1. ↑ Receiving 1 CEL for each MW/h generated. function footnote_expand_reference_container() { jQuery("#footnote_references_container").show(); jQuery("#footnote_reference_container_collapse_button").text("-"); } function footnote_collapse_reference_container() { jQuery("#footnote_references_container").hide(); jQuery("#footnote_reference_container_collapse_button").text("+"); } function footnote_expand_collapse_reference_container() { if (jQuery("#footnote_references_container").is(":hidden")) { footnote_expand_reference_container(); } else { footnote_collapse_reference_container(); } } function footnote_moveToAnchor(p_str_TargetID) { footnote_expand_reference_container(); var l_obj_Target = jQuery("#" + p_str_TargetID); if(l_obj_Target.length) { jQuery('html, body').animate({ scrollTop: l_obj_Target.offset().top - window.innerHeight/2 }, 1000); } }More from our authors: The Decision-Making Process of Investor-State Arbitration Tribunals
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Investment Arbitrations Ready to Land at Florence Airport?

Sun, 2020-01-12 01:00

Danilo Ruggero Di Bella and Josep Gálvez

It is our tentative prediction that a recent ruling from the Regional Administrative Court of Tuscany (TAR), which blocked the project to expand Florence Airport’s runaway – and hence, its passenger flow and corollary revenue – may “prepare the ground” for an investment arbitration dispute between Argentinian and Emirati investors and Italy.



In 2009, the then Mayor of Florence, Matteo Renzi (future Italian PM), proposed the idea of building a runaway of 2,400 meters and a new terminal for the Florence Airport (“Amerigo Vespucci”) with the view of increasing its passenger flow. That idea met the support of the Region of Tuscany and the Argentinian tycoon, Mr. Eduardo Eurnekian, the majority shareholder of Corporación América Airports (CAAP), the world leading company in owning and operating airports. In 2014 CAAP acquired the majority ownership of Florence airport in order to present the “2014-2029 Masterplan” to expand the airport. The Masterplan is estimated to cost approximately € 334,500,000 and aims at doubling up passenger flow of the airport. Of this 334.5 million, the State committed to put 150 million, while the remainder 184.5 million would be put by the private investors managing the company that operates the airport.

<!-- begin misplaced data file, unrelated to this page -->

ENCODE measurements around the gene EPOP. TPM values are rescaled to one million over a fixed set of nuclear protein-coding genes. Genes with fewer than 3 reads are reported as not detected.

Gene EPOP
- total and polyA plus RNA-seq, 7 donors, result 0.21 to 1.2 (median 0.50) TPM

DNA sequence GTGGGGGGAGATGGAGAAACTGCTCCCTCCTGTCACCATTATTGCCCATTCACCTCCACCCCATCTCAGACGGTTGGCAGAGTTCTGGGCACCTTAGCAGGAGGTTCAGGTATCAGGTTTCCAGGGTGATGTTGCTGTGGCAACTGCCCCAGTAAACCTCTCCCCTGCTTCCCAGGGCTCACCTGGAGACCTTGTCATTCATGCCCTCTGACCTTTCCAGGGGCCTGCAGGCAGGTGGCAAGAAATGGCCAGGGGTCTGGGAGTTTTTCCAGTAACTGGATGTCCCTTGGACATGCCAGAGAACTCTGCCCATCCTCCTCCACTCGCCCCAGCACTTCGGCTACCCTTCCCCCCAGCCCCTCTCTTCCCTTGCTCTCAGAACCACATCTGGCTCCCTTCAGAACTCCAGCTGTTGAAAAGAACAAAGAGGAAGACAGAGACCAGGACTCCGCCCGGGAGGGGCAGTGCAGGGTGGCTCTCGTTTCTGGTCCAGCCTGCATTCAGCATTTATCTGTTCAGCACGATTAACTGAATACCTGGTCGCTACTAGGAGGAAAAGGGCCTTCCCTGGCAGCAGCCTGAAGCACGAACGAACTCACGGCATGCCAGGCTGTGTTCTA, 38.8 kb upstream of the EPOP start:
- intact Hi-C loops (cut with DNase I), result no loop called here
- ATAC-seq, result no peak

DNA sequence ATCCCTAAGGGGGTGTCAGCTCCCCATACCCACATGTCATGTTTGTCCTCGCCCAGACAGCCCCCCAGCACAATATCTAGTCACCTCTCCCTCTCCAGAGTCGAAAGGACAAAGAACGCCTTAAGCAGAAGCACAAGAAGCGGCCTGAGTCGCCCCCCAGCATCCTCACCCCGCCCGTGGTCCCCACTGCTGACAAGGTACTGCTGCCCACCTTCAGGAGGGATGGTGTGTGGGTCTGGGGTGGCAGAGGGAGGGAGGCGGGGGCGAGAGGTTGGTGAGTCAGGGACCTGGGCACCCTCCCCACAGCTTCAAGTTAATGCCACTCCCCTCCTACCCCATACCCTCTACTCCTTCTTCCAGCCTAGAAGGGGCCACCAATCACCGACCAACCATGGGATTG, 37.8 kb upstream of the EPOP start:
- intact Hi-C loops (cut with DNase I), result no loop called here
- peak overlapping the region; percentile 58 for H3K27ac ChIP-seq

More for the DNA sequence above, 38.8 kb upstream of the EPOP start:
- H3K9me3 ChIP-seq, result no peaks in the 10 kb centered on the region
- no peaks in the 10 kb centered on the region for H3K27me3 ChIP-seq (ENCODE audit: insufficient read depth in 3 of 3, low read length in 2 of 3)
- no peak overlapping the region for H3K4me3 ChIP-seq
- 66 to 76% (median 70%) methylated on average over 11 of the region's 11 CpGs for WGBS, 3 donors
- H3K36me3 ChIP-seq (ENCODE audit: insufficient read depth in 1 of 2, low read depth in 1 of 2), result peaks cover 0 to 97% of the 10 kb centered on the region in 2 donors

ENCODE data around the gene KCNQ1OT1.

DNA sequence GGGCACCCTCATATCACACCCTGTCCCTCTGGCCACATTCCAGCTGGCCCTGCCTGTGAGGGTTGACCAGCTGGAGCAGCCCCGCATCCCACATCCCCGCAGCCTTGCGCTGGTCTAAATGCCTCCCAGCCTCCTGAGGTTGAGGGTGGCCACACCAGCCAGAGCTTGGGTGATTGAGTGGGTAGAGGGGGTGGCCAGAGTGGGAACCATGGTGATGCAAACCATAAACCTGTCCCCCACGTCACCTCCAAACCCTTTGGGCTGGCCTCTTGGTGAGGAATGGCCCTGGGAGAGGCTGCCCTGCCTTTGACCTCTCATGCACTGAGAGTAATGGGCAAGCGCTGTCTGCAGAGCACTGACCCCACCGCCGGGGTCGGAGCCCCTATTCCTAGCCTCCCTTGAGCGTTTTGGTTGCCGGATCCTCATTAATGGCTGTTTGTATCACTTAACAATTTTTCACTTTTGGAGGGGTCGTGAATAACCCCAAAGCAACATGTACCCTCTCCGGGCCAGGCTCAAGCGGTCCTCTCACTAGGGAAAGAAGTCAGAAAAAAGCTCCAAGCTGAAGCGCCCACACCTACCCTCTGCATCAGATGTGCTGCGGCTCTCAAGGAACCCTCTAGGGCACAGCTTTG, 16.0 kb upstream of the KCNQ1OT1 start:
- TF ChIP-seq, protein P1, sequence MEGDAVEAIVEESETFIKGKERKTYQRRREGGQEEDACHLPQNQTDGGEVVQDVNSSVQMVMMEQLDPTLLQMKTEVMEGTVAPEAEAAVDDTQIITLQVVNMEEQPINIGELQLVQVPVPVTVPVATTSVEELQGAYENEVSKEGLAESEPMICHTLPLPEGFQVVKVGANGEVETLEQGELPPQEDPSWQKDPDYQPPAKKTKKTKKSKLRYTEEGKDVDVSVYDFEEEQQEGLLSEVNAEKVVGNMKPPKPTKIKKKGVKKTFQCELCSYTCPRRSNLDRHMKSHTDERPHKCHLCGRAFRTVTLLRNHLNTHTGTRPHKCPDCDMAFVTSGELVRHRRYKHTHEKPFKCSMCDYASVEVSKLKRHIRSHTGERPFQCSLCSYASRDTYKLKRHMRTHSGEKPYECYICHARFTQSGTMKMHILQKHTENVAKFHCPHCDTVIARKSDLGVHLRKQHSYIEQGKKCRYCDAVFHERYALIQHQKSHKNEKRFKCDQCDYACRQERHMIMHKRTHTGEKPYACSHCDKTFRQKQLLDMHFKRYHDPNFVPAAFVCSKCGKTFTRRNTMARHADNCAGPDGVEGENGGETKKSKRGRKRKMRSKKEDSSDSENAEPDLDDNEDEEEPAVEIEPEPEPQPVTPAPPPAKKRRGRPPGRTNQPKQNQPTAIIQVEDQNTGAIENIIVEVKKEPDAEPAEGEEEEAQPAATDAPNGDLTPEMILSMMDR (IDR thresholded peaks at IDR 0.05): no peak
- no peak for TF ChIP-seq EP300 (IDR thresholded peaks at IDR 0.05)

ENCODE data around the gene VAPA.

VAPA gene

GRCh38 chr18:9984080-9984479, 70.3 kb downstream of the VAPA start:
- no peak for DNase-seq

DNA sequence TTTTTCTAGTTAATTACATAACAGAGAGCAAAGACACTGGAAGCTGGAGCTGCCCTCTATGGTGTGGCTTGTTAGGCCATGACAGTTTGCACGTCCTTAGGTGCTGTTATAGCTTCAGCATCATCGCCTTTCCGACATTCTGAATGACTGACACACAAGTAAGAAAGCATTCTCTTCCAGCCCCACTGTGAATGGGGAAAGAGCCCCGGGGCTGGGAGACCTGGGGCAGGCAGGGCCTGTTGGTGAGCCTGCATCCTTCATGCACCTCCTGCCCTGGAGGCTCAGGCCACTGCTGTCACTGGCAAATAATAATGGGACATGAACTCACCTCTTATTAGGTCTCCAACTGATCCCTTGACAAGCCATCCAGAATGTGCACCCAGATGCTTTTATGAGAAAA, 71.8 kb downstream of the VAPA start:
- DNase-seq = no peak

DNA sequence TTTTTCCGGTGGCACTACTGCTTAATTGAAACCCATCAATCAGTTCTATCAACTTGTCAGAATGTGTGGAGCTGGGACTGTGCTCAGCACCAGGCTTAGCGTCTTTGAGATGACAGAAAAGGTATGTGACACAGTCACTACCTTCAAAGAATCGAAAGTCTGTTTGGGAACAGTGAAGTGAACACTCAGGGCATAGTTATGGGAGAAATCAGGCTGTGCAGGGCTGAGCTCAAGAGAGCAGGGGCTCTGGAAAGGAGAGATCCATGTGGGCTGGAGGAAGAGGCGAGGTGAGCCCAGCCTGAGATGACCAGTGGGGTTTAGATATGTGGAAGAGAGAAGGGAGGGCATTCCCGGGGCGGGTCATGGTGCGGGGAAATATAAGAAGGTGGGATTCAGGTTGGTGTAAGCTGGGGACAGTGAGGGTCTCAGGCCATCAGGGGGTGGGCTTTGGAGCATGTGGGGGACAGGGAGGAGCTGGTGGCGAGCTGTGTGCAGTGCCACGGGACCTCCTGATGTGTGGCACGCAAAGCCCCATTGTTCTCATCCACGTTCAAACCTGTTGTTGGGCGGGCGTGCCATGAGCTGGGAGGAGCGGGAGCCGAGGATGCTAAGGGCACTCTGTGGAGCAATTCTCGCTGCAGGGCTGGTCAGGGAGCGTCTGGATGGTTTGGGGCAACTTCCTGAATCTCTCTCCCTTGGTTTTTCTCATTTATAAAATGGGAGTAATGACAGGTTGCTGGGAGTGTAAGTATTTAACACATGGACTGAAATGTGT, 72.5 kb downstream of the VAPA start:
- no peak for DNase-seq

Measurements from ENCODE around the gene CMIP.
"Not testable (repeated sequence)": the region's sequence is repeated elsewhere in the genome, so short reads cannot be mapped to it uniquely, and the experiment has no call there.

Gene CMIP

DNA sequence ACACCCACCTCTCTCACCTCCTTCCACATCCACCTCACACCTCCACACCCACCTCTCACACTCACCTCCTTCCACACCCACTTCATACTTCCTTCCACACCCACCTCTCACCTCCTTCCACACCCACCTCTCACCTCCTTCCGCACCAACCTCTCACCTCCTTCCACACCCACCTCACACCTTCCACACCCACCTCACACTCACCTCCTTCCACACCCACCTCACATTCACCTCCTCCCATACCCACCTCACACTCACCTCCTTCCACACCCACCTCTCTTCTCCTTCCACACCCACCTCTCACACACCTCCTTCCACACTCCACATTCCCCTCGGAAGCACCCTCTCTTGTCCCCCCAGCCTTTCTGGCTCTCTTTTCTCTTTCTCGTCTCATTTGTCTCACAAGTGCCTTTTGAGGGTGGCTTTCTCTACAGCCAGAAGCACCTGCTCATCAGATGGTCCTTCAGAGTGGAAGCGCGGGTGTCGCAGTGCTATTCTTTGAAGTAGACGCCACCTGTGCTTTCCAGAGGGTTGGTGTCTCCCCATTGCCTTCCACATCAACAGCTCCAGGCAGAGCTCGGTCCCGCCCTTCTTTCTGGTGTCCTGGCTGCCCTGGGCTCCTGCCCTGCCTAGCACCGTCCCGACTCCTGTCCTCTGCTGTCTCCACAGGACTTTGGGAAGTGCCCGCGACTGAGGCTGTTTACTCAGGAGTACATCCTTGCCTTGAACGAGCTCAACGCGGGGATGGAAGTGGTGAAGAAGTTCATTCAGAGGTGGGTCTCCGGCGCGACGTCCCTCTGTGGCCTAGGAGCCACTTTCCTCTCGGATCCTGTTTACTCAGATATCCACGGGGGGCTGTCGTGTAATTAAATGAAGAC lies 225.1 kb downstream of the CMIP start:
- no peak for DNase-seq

The authorization process for the works started in 2015. On 28 December 2017, the Decree-Law containing a favorable Environmental Impact Assessment (EIA) for the project was issued by the Ministry of Environment (MoE). On 21 March 2018, seven municipalities adjacent to the city of Florence challenged the EIA Decree-Law before the TAR in order to block the project.

In the meantime, on 25 July 2018, CAAP sold 25% of its participation in Toscana Aeroporti S.p.A. (hereafter TA, the local company set up to run both Florence airport and Pisa airport) to Mataar Holdings 2 B.V., a company indirectly controlled by the Investment Corporation of Dubai (ICD), the sovereign wealth fund of the Emirate of Dubai.

On 6 February 2019, the decision-making body of the Conference of Services acknowledged that all the competent Administrations – including the Ministry for the Cultural Heritage – had given their favorable opinions for the Masterplan, despite the minority opposition of the seven municipalities. Accordingly, on 16 April 2019, the Minister of Infrastructure and Transport (MIT) ratified the outcome of the Conference of Services by issuing the Decree-Law that gave the green light to start the works.

However, the whole project has suffered a setback because on  27 May 2019 the TAR rendered its ruling n. 793/2019 upholding the challenge submitted by the seven municipalities, and thus annulled the EIA Decree-Law. The TAR found that the environmental assessment conducted by the MoE was not sufficiently exhaustive. Consequently, the MIT had to suspend its Decree-Law approving the Masterplan, while the Region of Tuscany, the municipality of Florence and TA have appealed the ruling to the Council of State (CS), the highest Administrative Court. The MIT’s Decree-Law will remain suspended until the resolution of the administrative dispute and so will the Masterplan for Florence airport. The CS is expected to rule on the matter in January 2020.



Bewildered by the TAR’s ruling that quashed the EIA Decree-Law, TA issued a press release criticizing its contents. To the company’s surprise, the administrative Judge: